US 4455023 A
There is disclosed a club weapon which may be employed by a police officer or by security personnel. The weapon is basically a club-like member having a grooved handle section which section contains two separate apertures. These apertures accommodate a leather pouch which is symmetrically disposed and having left and right extending tie elements on either side. Each tie is insertable through a corresponding aperture to allow the user to adjust the pouch so that it rests comfortably on the top surface of the user's hand. The pouch is filled with a powdered lead or a similar metallic substance to enable the user to firmly grasp the club at the handle end and to use the leather pouch in a manner similar to the use of a pair of brass knuckles to thereby impart greater force when striking an assailant.
1. A dual purpose club-weapon for use by security personnel comprising:
a longitudinal rod member of a generally circular cross section and having near one end and adjustably secured thereto a flexible pouch member having a hollow containing a powdered metal particle material, to enable a user to insert his hand about said one end of said rod member and to adjust said pouch member to cover the outer surface of the user's hand to enable use of the pouch or rod to impart a blow to an assailant.
2. The club weapon according to claim 1, wherein said one end of said rod is a handle end characterized in having a plurality of symmetrically spaced grooves to provide a firm gripping surface for a user.
3. The club-weapon according to claim 2, wherein said handle end includes a first and a second spaced apertures, with said pouch member having a left and right extending tie member, each of which is directed through an associated aperture according to the preferences of a user and means secured to said tie member to secure the same to said rod via said apertures as selectively adjusted.
4. The club-weapon according to claim 3, wherein said means are knots integrally formed in said tie members and of a larger diameter than said apertures to hold said tie members and therefore said pouch to said rod.
5. The club-weapon according to claim 4, wherein said heavy powdered material is a powdered lead.
6. The club-weapon according to claim 1, wherein said rod is fabricated from wood.
7. The club-weapon according to claim 1, wherein said pouch member is fabricated from leather.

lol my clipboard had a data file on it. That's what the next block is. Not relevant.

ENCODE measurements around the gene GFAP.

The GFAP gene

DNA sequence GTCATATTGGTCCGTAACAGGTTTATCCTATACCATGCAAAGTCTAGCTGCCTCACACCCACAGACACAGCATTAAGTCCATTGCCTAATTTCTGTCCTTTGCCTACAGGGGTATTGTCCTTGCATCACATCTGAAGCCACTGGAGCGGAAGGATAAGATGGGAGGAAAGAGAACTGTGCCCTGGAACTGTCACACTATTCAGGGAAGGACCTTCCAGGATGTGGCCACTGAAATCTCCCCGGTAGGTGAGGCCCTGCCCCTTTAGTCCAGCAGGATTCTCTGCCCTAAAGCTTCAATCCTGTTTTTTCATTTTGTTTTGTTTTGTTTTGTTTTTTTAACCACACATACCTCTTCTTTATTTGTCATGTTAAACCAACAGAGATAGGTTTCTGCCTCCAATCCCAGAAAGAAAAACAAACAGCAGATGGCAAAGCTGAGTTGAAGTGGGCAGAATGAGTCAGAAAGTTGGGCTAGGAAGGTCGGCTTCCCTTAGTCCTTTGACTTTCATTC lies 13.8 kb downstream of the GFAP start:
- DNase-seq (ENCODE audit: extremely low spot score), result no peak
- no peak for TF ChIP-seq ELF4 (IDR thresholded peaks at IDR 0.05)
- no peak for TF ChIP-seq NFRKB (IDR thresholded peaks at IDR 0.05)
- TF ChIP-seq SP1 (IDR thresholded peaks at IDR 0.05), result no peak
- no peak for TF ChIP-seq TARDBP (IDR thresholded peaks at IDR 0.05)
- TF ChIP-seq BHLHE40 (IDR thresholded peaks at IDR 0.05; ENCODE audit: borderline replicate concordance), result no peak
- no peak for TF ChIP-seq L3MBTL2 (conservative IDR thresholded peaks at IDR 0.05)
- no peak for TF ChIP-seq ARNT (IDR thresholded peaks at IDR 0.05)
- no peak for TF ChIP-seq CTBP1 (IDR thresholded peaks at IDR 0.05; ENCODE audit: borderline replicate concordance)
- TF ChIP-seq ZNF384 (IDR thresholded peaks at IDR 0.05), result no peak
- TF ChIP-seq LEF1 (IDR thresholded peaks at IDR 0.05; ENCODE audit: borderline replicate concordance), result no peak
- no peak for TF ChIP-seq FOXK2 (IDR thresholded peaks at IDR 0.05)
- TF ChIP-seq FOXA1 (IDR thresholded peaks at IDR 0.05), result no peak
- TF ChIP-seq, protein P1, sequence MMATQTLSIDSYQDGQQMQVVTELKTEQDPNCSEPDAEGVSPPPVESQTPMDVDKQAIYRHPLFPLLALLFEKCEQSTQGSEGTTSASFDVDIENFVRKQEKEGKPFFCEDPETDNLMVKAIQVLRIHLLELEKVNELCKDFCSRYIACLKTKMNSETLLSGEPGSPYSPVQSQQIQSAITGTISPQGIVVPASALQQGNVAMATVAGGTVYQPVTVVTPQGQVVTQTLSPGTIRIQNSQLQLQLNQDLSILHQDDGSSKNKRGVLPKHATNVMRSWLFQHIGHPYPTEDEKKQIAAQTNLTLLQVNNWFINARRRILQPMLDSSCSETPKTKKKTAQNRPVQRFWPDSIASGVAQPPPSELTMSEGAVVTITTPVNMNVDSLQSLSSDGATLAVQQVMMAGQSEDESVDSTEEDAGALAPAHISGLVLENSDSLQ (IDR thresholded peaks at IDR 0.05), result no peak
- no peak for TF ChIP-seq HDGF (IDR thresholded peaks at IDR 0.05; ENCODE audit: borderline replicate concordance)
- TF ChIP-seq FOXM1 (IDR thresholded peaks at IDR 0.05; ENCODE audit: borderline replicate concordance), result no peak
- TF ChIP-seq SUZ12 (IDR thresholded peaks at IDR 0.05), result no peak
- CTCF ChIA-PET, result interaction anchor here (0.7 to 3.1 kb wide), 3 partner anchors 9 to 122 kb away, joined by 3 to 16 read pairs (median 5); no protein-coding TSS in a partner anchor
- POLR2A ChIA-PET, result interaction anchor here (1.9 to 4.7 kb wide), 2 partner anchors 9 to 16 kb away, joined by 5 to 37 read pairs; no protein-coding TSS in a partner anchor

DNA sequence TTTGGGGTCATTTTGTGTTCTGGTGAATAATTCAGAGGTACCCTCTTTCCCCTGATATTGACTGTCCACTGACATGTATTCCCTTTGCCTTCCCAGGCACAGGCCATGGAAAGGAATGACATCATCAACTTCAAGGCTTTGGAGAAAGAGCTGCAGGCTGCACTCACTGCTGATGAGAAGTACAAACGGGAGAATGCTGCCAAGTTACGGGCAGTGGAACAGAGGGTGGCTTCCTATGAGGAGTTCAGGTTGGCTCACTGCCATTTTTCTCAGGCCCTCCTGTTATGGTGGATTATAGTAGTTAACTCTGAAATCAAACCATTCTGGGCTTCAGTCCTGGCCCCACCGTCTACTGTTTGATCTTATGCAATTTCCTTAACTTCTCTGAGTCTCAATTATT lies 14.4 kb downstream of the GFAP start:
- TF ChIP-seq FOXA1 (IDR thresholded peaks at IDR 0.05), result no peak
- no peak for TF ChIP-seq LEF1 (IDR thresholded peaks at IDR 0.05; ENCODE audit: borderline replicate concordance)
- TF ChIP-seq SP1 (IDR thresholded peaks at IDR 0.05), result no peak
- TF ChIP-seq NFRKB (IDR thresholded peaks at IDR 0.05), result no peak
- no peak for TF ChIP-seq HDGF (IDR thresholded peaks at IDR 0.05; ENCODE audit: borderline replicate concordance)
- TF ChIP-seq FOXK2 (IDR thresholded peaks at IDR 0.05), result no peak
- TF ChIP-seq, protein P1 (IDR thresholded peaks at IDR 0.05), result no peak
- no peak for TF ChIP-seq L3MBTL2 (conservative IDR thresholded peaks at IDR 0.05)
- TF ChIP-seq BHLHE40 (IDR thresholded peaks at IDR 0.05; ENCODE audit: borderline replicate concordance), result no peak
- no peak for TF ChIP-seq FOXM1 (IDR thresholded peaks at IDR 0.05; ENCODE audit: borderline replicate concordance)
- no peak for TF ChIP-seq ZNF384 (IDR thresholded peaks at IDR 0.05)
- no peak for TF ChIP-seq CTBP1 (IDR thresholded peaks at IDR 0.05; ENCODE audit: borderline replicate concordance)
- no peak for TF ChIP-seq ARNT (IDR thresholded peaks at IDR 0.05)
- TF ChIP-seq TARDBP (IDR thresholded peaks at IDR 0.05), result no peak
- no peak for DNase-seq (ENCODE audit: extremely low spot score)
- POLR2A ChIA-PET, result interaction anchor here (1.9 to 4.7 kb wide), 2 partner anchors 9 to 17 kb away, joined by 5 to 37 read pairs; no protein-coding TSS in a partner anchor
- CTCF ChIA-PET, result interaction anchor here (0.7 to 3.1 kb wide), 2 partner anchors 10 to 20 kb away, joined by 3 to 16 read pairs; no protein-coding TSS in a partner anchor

8. A dual purpose club-weapon for use by a police officer or similar individual, comprising;
a longitudinal rod member of a generally circular cross section and having a lower handle end section and an upper club section, the surface of said handle section containing a first and a second spaced apart apertures each directed through said rod,
a flexible pouch member having a central section containing a hollow for accommodating a heavy powdered material, with a right and a left strap extending from each side of said pouch member, with one of said straps inserted through said first aperture and via one surface opening and knotted to retain the same therein after insertion, and with said other strap inserted through said second aperture via said one surface and also knotted to retain the same therein, with said straps inserted and knotted according to the preferences of said user as determined by his hand size and whereby both said club and said pouch can be employed to strike an assailant.
9. The club-weapon according to claim 8, wherein said handle end section further includes a plurality of symmetrically spaced grooves to facilitate gripping said rod.
10. The club-weapon according to claim 8, wherein said rod member is fabricated from coca bola wood.
11. The club-weapon according to claim 8, wherein said flexible pouch member is fabricated from a leather like material, with a flat base section having a wide central area with said first and second straps depending therefrom at right and left sides, and having a corresponding cover member secured to said base member at said central area to form a pouch having an internal hollow for accommodating said heavy powdered material.
12. The club-weapon according to claim 11, wherein said heavy powdered material is powdered lead.
13. The club-weapon according to claim 11, wherein said cover member is secured to said base member by sewing one to the other.
14. The club-weapon according to claim 11, wherein said wide cental area is of a length substantially equal to the length of said handle section.
Referring to FIG. 1, there is shown a perspective plan view of a weapon according to this invention. Essentially, the weapon is a club-like member 10 generally a longitudinal cylindrical member fabricated from wood or a similar material. The top portion 11 of the club 10 is characterized by having a circular cross section with a smooth or rounded top end 12 and appears as a conventional type of club. At the other end is a handle section 14 which is manifested by a series of peripheral grooves as 15 which separate and form a series of raised projections 14. As one can see, the grooves enable the user such as a police officer to firmly clasp the weapon.
As will be explained, on the handle portion 14 are two apertures 17 and 18. These apertures allow one to insert flexible tie or strap members as 19 and 20. The tie or strap members 19 and 20 are integrally formed with a central container member 21. The member 21 houses a plurality of metal particles such as metal shot, metal dust, or some other suitable heavy metal. In this manner a user inserts the ties 19 and 20 which are integral with the central housing 21 to a desired length so that the member 21 overlies the top surface of the user's hand when it is inserted into the space 22 between the handle and the central housing 21.